allenvanhellen

macrumors 6502
Dec 8, 2015
288
738
Walkie Talkie works, right?
Why wouldn’t Home and Remote work? Seems weird that you can give them their Apple ID and invite that ID to control Home, but then it won’t work?
Also, how does putting music on the Watch work? Or does it only stream Apple Music with the subscription?
 

trainwrecka

macrumors 6502
Apr 24, 2007
463
454
Earth
So far this has been hugely beneficial for our kids. We let them go a little bit further since we can track their whereabouts and contact them via walkie talkie or call anytime. I've been waiting for this for 2yrs.
People really don't get what a game changer this is going to be. Is it $10 a month for the watch?
 

devincentis

macrumors member
Mar 30, 2016
55
9
Very disappointed this doesn’t work with the GPS only version. My child doesn’t need LTE connectivity and doesn’t need an iPhone. Rather it would be nice to just have the watch for fun around home and function at grandparents, friends, etc where we have known wifi networks. Family sharing has value with just wifi, but unfortunately isn’t an option.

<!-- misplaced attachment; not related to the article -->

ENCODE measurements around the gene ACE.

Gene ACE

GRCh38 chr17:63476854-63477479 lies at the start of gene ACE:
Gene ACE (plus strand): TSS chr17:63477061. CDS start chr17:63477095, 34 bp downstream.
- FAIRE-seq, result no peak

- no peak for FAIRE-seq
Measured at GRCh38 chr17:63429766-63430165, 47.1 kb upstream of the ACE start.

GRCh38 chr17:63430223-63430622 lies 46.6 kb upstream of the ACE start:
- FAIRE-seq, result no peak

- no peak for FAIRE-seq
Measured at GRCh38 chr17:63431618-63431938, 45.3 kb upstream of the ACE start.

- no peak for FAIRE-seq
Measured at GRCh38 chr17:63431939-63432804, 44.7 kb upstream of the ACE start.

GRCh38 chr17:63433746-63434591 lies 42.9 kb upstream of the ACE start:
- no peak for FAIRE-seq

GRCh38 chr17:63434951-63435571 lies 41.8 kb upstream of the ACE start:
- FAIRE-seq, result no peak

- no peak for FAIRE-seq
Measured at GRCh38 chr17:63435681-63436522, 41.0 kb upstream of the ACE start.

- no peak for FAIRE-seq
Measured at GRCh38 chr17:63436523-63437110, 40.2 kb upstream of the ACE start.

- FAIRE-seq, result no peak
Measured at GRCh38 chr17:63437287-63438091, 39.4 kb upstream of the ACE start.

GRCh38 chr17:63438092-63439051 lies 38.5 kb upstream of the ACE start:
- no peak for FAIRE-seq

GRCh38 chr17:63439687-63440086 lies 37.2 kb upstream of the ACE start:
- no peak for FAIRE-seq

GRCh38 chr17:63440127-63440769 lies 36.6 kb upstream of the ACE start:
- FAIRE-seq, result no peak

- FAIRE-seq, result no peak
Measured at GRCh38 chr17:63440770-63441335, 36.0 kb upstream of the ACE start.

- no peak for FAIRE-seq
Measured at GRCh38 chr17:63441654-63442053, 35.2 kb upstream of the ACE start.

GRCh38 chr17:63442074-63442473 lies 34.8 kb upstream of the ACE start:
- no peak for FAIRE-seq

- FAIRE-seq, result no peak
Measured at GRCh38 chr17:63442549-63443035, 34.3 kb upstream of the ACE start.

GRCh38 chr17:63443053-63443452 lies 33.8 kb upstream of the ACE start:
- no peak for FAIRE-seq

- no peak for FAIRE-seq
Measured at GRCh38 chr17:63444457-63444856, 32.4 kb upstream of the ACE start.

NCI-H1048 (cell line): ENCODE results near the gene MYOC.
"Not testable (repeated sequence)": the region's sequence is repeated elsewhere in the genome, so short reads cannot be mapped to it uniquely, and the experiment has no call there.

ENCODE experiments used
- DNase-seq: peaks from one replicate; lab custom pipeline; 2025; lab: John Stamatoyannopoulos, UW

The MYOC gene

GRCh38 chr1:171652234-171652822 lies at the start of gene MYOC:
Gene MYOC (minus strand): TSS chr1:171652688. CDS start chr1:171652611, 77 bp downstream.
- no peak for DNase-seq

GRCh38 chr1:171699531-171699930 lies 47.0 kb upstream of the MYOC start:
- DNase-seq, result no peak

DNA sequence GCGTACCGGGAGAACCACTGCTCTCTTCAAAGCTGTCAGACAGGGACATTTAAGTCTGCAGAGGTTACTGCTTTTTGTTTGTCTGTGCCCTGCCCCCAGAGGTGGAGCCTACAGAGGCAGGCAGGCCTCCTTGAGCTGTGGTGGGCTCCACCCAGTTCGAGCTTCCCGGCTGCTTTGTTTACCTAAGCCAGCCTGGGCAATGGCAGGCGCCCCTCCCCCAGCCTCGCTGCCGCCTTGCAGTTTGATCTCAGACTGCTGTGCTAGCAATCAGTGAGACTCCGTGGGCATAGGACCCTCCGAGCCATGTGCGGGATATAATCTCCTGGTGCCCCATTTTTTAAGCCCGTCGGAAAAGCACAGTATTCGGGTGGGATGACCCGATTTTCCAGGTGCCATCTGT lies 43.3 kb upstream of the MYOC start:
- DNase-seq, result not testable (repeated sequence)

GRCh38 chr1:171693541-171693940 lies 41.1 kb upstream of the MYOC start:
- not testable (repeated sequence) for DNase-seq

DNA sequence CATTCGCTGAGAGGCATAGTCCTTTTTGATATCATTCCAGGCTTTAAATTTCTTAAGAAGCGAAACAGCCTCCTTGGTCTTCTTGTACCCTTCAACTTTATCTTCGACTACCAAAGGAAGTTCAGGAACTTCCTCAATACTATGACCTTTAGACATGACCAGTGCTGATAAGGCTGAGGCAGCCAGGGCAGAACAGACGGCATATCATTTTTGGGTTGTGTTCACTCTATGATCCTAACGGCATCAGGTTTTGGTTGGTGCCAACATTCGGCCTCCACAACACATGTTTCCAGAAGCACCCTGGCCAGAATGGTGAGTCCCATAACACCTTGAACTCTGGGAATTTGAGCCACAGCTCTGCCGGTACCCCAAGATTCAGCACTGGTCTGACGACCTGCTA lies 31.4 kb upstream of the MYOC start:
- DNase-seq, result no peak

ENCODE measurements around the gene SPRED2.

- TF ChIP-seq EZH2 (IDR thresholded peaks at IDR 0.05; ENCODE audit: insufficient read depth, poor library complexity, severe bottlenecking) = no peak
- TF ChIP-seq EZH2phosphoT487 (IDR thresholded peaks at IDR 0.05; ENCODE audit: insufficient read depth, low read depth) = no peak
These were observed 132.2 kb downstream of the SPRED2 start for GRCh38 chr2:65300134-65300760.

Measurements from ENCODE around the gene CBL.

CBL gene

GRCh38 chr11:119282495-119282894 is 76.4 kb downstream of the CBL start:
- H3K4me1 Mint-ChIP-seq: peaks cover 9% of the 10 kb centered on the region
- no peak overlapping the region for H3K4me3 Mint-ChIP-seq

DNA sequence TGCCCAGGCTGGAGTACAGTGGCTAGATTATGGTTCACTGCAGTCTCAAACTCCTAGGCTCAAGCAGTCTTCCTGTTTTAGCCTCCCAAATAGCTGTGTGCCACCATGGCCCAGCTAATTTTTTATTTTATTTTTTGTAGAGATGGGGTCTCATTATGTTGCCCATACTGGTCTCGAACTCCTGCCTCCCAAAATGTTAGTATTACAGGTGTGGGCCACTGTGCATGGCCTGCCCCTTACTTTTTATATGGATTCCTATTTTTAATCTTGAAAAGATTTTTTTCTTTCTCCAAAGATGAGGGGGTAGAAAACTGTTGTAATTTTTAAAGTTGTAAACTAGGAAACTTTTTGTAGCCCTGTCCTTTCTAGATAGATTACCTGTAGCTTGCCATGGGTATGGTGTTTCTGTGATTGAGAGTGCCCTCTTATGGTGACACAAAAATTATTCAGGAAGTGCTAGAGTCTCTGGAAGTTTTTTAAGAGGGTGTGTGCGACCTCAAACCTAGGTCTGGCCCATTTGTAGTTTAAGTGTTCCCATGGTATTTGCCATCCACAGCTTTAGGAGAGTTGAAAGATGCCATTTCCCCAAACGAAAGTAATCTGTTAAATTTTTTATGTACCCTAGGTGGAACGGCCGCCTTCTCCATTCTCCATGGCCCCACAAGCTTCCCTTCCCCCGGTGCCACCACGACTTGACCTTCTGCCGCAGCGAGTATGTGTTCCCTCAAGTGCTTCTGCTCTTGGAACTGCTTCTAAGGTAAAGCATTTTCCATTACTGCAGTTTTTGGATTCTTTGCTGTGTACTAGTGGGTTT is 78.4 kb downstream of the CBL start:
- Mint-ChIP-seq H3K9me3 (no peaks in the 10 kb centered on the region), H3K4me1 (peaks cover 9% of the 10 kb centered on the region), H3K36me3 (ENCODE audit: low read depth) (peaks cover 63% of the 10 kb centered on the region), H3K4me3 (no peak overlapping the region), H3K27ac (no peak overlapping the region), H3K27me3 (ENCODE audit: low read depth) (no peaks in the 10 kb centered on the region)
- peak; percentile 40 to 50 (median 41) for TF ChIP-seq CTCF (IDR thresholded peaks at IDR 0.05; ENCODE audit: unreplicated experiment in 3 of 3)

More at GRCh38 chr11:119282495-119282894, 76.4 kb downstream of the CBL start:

TheFluffyDuck

macrumors 6502a
Jul 26, 2012
596
1,625
Both my parents are old. They have had falls, and I am thinking of getting them there just for the emergency aspect if nothing else. Is anybody else using it for their older loved ones, rather than their younger loved ones?
 

UnusedLoginID

macrumors regular
Feb 28, 2012
214
196
The article is missing a big piece of family setup with is the LTE connection.
Does the watch get its own phone number and can anyone call (voice) or text (SMS, not just iMessage) that number? Basically is it just like a phone?
 

entropys

macrumors 6502a
Jan 5, 2007
686
938
Brisbane, Australia
Nice idea but by the time you have bought the LTE watches and the pin the monthly carrier service...who are they targeting for this? Rich Apple executives with large families? Certainly not most families.
and by the time a kid is fourteen, you will be imposing suicidal problems on a kid if you won’t let them get a phone.
And speaking for my elderly parents and in laws, we have bought them a phone. By the time they no longer have need for a phone, they won’t be going anywhere anyway.
 

volcanic

macrumors newbie
Mar 31, 2015
14
2
The article says in the section “features for older adults” that “irregular heart rhythm notifications” are available to older adults then a few lines down says “irregular heart rhythm notifications” are not available. Which is it, or what am I misreading ?